As these languages developed, their vocabularies and grammars evolved, shaped by the cultures, experiences and encounters of their speakers. Greek and Sanskrit each cultivated their own lexicons and syntactic structures, resulting in distinct linguistic identities.

As centuries passed, Greek went through a historical odyssey, with Classical Greek paving the way for the renowned Koine Greek, the language of the New Testament, and Byzantine Greek, echoing through the corridors of the Eastern Roman Empire. Eventually, Modern Greek emerged, carrying the torch of its ancient lineage into the contemporary world.

Meanwhile, Sanskrit’s influence permeated the Indian subcontinent, nurturing a multitude of Indo-Aryan languages. From Hindi to Bengali, Gujarati to Punjabi, each language absorbed the essence of Sanskrit, blending it with regional flavors and giving birth to a linguistic kaleidoscope.

The development of Greek, Sanskrit and their linguistic kin reflects the interplay of history, migration and human ingenuity. From a common ancestral language, Proto-Indo-European, these languages branched out, enriching the give-and-take of human communication.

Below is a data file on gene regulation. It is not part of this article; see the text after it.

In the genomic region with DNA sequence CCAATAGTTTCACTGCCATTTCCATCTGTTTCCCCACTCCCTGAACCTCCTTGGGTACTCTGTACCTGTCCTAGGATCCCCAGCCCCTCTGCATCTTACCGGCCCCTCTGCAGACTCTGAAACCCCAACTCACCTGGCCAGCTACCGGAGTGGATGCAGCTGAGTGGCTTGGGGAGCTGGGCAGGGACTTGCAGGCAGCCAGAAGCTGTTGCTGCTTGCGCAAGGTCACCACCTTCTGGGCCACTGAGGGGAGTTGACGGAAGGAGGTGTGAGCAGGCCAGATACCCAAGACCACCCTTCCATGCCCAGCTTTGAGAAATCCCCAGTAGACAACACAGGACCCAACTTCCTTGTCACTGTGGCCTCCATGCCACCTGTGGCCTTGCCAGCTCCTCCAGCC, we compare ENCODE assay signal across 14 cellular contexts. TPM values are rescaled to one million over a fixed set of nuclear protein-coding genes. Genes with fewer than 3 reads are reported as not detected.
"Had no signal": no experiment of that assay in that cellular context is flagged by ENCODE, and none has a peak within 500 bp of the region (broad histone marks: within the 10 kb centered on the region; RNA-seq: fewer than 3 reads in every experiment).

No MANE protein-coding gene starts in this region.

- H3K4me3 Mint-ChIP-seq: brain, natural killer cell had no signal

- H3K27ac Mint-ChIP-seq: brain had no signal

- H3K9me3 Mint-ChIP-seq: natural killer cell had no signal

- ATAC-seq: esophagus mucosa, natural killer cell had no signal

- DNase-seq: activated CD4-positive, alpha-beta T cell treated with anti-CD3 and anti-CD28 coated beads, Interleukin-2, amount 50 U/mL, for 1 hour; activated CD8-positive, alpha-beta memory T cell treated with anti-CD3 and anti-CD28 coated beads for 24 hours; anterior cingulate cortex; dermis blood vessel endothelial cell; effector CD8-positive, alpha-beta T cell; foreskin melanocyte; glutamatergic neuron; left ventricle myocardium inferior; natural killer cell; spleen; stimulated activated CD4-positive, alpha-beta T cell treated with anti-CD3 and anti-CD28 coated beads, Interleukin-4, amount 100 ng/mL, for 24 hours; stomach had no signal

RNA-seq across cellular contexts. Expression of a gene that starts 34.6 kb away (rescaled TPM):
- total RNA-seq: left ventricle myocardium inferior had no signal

The past tends to conceal its secrets, leaving us with tantalizing clues and intriguing possibilities. Yet, how tempting it is to contemplate the hidden connections between ancient Greece and India, where ideas flowed like a gentle breeze, moving the thoughts of philosophers, kings and the laity alike. 

A confluence of ideas between Vedic India and ancient Greece. 

Both Classical Greek and Vedic Sanskrit belong to the Indo-European language family, two distant branches of the same linguistic tree. This shared heritage suggests that these cultures may have interacted and exchanged more than just passing greetings. 

Neoplatonism emerged as a philosophical movement within the Roman Empire between the third and fifth centuries CE, building upon the foundational ideas of Plato (c. 428-347 BC) while also expanding and reshaping them in various ways. 

Neoplatonism, with its roots in classical Greek and Persian philosophy as well as Egyptian theology, served as a profound source of inspiration for a wide range of metaphysicians and mystics across various traditions. I argue that it has its roots in Indian philosophy as well. Its metaphysical principles not only influenced pagan, Jewish, Christian, Gnostic and Islamic thinkers but also continued to shape their philosophical and mystical endeavors throughout the centuries.